Chapter 5, “Reversal Patterns—End of the Trend,” and Chapter 6, “Continuation Patterns—A Bend in the Trend,” are exhaustive studies of reversal and continuation patterns, and Chapter 7, “Confirmation Signals—Turning the Odds in Your Favor,” provides the same in-depth analysis of confirmation. In Chapter 8, “Consolidation Patterns—The Sideways Pause,” the nature of consolidation is examined and its effect on trends. Chapter 9, “Volume Signals—Tracking Price Trends,” takes a look at volume. In Chapter 10, “Mind the Gap—When Price Jumps Signal Change,” gaps describe how trend movement can be anticipated in the near future and how these might be revealing or confusing. Chapter 11, “Moving Averages—Order in the Change,” examines the role of loving averages and how these impact and anticipate changes in trends. In Chapter 12, “Momentum Oscillators—Duration and Speed of a Trend,” momentum oscillators are examined and how they affect not only price, but also the larger trends. Chapter 13, “Volatility—Marking Risk within the Trend,” addresses the topic of volatility in the trend, and Chapter 14, “Fundamentals—Connecting the Two Sides,” shows how fundamental trends contribute to technical trends. Wrapping up the entire discussion, Chapter 15, “Overview—Putting It All Together,” puts together multiple indicators to track how trends continue and change over time.

A distinction has to be made throughout this book between price patterns and trend attributes. The study of price charts is normally focused on short-term trends and likely reversal or continuation. This is based primarily on patterns found in candlestick charts or in application of well-known technical signals. The key here is that price analysis is short term. However, beyond those day-to-day and week-to-week analyses and swing-trading decisions, the longer-term trend might be revealing in many more ways than the price trend can possibly provide. For example, in a short-term price trend, assumed levels of resistance and support and, most notably, violations above resistance or below support, often are used as the basis for timing of trades. And in fact, movement through these all-important price levels is invariably the point at which reversal or continuation signals have the greatest meaning. However, there is a problem in basing decisions on resistance and support that are short term in nature.

These levels may exist momentarily, but the bigger picture is found in how resistance and support provide structure for a longer-term trend. In terms of technical trading, this can mean a matter months rather than of days or weeks. However, the reliable identification of resistance and support (as well as other trend attributes) becomes reliable only when the chart looks at this bigger picture. So, a few standards are applied in this book with these concerns in mind. First, analysis of trends is focused on individual stocks and not as much on index or marketwide movement. Second, trends are studied as longer-term (three months or more), a departure from the swing-trading approach based on price patterns and identification of reversal signals as a primary signal. The degree to which reversal and continuation signals are analyzed is based not on the immediate price pattern, but on how the trend behaves over time. The concept here is that traders expect short-term price movement to be chaotic and fast, but longer-term trends often are far more reliable in terms of where prices are heading. This is reflected in the trend and articulated by the technical analyses described in upcoming chapters.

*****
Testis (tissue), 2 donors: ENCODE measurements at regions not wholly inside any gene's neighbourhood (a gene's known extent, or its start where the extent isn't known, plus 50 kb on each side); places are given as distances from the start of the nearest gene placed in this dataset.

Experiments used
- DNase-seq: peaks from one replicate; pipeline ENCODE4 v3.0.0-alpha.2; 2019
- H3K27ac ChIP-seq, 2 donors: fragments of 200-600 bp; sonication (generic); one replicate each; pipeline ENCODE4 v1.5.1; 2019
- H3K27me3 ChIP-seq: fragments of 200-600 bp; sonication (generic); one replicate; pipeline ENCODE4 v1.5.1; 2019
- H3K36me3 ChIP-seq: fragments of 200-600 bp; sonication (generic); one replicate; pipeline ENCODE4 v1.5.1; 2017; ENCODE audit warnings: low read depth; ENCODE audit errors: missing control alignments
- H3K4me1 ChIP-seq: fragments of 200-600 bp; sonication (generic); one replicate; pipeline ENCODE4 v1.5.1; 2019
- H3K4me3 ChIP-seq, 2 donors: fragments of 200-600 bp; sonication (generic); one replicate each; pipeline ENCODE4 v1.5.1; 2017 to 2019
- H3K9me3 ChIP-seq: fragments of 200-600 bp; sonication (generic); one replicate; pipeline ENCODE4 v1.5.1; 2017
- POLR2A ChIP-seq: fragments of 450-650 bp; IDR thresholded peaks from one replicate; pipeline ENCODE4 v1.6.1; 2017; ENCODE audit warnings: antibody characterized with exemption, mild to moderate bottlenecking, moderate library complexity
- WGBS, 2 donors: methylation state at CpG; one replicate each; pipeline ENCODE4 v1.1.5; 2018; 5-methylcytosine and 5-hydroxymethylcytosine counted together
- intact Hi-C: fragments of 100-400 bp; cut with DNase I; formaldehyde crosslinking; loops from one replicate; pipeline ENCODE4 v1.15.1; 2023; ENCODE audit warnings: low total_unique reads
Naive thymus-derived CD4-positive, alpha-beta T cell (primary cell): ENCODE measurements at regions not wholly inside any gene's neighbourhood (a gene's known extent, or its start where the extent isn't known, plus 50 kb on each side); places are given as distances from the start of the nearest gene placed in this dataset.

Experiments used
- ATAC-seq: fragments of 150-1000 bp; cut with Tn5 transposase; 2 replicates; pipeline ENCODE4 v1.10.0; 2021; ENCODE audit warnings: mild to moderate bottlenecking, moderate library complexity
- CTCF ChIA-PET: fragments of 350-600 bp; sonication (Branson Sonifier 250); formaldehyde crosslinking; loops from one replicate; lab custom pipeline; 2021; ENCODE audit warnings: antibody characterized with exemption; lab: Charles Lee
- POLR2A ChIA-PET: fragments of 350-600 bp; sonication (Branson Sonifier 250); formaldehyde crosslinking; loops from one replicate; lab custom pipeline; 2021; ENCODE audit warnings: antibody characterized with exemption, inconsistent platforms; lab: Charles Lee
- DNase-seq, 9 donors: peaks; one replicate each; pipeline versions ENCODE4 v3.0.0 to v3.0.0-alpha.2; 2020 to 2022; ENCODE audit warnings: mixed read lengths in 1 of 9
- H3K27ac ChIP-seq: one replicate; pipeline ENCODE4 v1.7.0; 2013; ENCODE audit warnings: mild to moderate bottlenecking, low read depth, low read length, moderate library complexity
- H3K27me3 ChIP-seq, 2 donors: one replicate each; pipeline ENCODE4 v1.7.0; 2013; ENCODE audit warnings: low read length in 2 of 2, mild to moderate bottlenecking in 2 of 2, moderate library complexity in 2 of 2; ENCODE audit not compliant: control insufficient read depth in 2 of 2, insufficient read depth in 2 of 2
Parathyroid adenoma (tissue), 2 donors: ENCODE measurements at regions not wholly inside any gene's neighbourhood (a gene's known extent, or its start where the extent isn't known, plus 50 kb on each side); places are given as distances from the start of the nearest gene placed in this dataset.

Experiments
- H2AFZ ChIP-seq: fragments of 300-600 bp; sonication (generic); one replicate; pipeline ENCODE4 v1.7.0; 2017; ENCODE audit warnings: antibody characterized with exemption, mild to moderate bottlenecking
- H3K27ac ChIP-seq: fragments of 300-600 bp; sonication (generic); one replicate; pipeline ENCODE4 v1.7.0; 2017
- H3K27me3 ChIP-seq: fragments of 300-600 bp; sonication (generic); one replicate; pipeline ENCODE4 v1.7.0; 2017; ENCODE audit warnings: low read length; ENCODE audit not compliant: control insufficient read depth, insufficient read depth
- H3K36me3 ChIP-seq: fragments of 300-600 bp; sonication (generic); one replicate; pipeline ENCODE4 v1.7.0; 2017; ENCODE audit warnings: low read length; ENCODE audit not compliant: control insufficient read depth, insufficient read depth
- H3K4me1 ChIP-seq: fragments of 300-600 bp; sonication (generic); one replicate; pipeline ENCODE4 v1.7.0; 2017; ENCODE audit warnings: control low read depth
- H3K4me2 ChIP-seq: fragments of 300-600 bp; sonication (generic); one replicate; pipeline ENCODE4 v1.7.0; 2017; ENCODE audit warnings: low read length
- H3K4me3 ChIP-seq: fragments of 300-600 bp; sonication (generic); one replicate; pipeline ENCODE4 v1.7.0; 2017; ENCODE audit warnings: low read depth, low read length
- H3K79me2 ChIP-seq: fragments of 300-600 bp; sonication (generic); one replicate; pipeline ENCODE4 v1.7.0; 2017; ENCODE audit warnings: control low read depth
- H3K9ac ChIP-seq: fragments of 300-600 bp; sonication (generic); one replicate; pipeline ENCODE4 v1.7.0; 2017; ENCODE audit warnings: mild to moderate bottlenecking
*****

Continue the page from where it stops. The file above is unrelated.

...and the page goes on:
Even though nothing can ever be 100 percent certain or clear, the tools presented in this book will help to improve confidence in timing of trades and also in longer-term decisions to buy, hold, or sell shares of stock. The quantification of “confidence” may be described as existing between 50 percent (random likelihood of a trend moving upward or downward) and 100 percent (certainty of what will occur next). The study of a trend will always fall somewhere in between these levels, never quite falling to a completely random 50 percent, and never rising all the way to 100 percent. However, in that range, you will be able to define confidence in degrees that help manage a portfolio of equities and to determine levels of risk. For trend analysis, risk can be defined as a level of confidence in the current policy. For example, if you hold stock that has appreciated over several months, where does your confidence reside today? Is the trend continuing or leveling out? What do these patterns mean in terms of confidence?

This theory of portfolio management—basing concepts of risk on levels of confidence in the current trend—might help you improve timing not only of entry, but also of exit from a current position. This can be thought of not as swing trading in the short term, but of risk management for the long-term portfolio. It all relies on the trend.